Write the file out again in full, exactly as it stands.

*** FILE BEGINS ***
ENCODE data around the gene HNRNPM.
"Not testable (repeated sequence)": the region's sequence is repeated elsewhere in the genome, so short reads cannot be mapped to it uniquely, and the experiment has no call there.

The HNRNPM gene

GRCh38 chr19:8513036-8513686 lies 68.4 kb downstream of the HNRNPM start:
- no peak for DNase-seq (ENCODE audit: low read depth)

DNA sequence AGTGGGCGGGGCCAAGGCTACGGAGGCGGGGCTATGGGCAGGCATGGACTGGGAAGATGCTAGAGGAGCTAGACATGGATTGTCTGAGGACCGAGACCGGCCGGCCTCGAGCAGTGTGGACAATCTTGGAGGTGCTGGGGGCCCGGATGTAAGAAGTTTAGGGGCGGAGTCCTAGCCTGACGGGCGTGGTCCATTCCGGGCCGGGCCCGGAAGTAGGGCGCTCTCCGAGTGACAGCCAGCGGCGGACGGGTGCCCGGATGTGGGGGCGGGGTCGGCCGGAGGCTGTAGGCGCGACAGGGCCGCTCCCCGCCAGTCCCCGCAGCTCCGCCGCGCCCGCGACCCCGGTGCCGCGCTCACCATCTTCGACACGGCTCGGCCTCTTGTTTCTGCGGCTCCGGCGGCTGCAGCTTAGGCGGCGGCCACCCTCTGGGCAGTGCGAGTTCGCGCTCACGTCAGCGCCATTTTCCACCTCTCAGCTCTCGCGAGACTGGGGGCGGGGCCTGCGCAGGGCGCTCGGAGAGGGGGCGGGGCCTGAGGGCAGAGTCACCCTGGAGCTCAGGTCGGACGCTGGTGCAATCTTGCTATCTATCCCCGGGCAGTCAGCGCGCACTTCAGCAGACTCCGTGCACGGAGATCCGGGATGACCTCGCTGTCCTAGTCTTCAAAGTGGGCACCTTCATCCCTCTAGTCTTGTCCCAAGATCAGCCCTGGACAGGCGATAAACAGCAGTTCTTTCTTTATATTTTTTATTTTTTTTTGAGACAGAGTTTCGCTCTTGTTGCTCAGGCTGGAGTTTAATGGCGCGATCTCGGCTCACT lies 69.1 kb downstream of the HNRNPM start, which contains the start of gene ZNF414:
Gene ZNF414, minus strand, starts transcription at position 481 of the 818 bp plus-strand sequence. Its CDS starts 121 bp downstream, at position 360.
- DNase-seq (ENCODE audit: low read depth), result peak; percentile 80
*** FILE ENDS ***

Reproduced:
ENCODE data around the gene HNRNPM.
"Not testable (repeated sequence)": the region's sequence is repeated elsewhere in the genome, so short reads cannot be mapped to it uniquely, and the experiment has no call there.

The HNRNPM gene

GRCh38 chr19:8513036-8513686 lies 68.4 kb downstream of the HNRNPM start:
- no peak for DNase-seq (ENCODE audit: low read depth)

DNA sequence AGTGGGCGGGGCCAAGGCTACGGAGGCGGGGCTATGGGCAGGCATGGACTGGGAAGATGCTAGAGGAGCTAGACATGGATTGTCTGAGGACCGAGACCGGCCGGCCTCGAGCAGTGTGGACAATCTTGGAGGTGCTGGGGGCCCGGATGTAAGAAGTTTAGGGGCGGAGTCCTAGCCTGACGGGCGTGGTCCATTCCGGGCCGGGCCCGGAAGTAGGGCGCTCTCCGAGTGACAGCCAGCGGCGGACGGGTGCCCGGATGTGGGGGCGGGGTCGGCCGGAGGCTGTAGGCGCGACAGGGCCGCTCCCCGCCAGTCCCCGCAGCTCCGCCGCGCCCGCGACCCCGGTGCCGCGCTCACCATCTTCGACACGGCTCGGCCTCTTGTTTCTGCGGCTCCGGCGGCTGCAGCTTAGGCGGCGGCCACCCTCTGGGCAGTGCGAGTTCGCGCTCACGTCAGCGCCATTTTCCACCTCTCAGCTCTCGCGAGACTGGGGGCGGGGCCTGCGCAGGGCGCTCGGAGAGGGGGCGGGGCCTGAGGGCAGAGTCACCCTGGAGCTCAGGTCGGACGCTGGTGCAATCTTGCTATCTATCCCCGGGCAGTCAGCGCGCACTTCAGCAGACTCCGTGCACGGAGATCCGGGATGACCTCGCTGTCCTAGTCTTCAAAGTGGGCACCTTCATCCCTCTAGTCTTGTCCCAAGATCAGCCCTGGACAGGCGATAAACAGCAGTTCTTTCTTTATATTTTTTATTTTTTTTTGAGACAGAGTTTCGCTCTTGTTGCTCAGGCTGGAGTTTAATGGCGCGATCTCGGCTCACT lies 69.1 kb downstream of the HNRNPM start, which contains the start of gene ZNF414:
Gene ZNF414, minus strand, starts transcription at position 481 of the 818 bp plus-strand sequence. Its CDS starts 121 bp downstream, at position 360.
- DNase-seq (ENCODE audit: low read depth), result peak; percentile 80